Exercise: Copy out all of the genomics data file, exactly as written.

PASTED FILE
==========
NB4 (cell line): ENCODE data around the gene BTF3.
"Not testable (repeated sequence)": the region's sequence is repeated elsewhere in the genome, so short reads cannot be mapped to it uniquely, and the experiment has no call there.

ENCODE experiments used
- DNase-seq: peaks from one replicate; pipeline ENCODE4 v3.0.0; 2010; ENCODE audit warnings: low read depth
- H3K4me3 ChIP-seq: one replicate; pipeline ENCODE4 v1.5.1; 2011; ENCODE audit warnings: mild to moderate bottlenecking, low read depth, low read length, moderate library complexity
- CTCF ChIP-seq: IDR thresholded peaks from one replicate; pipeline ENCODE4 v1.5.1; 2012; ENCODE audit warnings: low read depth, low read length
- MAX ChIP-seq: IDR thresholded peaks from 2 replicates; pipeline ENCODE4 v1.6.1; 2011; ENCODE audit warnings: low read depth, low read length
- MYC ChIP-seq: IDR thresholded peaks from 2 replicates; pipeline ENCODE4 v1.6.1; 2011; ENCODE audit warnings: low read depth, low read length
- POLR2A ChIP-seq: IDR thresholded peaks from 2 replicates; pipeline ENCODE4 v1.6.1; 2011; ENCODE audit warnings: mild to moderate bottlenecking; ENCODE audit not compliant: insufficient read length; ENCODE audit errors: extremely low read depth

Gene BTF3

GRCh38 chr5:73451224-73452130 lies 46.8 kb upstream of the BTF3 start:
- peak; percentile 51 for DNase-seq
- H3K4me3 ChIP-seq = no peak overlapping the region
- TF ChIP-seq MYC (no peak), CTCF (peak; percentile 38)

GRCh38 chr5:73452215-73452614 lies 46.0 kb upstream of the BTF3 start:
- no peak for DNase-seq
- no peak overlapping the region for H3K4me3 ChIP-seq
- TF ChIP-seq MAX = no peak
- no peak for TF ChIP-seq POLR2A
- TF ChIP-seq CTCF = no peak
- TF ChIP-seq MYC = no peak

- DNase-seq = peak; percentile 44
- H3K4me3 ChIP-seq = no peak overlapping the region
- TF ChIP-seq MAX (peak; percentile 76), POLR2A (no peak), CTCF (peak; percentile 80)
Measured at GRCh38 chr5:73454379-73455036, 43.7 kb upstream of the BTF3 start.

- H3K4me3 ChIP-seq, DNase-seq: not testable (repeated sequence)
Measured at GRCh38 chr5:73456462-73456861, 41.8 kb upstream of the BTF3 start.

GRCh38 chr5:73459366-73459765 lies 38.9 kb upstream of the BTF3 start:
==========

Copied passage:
NB4 (cell line): ENCODE data around the gene BTF3.
"Not testable (repeated sequence)": the region's sequence is repeated elsewhere in the genome, so short reads cannot be mapped to it uniquely, and the experiment has no call there.

ENCODE experiments used
- DNase-seq: peaks from one replicate; pipeline ENCODE4 v3.0.0; 2010; ENCODE audit warnings: low read depth
- H3K4me3 ChIP-seq: one replicate; pipeline ENCODE4 v1.5.1; 2011; ENCODE audit warnings: mild to moderate bottlenecking, low read depth, low read length, moderate library complexity
- CTCF ChIP-seq: IDR thresholded peaks from one replicate; pipeline ENCODE4 v1.5.1; 2012; ENCODE audit warnings: low read depth, low read length
- MAX ChIP-seq: IDR thresholded peaks from 2 replicates; pipeline ENCODE4 v1.6.1; 2011; ENCODE audit warnings: low read depth, low read length
- MYC ChIP-seq: IDR thresholded peaks from 2 replicates; pipeline ENCODE4 v1.6.1; 2011; ENCODE audit warnings: low read depth, low read length
- POLR2A ChIP-seq: IDR thresholded peaks from 2 replicates; pipeline ENCODE4 v1.6.1; 2011; ENCODE audit warnings: mild to moderate bottlenecking; ENCODE audit not compliant: insufficient read length; ENCODE audit errors: extremely low read depth

Gene BTF3

GRCh38 chr5:73451224-73452130 lies 46.8 kb upstream of the BTF3 start:
- peak; percentile 51 for DNase-seq
- H3K4me3 ChIP-seq = no peak overlapping the region
- TF ChIP-seq MYC (no peak), CTCF (peak; percentile 38)

GRCh38 chr5:73452215-73452614 lies 46.0 kb upstream of the BTF3 start:
- no peak for DNase-seq
- no peak overlapping the region for H3K4me3 ChIP-seq
- TF ChIP-seq MAX = no peak
- no peak for TF ChIP-seq POLR2A
- TF ChIP-seq CTCF = no peak
- TF ChIP-seq MYC = no peak

- DNase-seq = peak; percentile 44
- H3K4me3 ChIP-seq = no peak overlapping the region
- TF ChIP-seq MAX (peak; percentile 76), POLR2A (no peak), CTCF (peak; percentile 80)
Measured at GRCh38 chr5:73454379-73455036, 43.7 kb upstream of the BTF3 start.

- H3K4me3 ChIP-seq, DNase-seq: not testable (repeated sequence)
Measured at GRCh38 chr5:73456462-73456861, 41.8 kb upstream of the BTF3 start.

GRCh38 chr5:73459366-73459765 lies 38.9 kb upstream of the BTF3 start: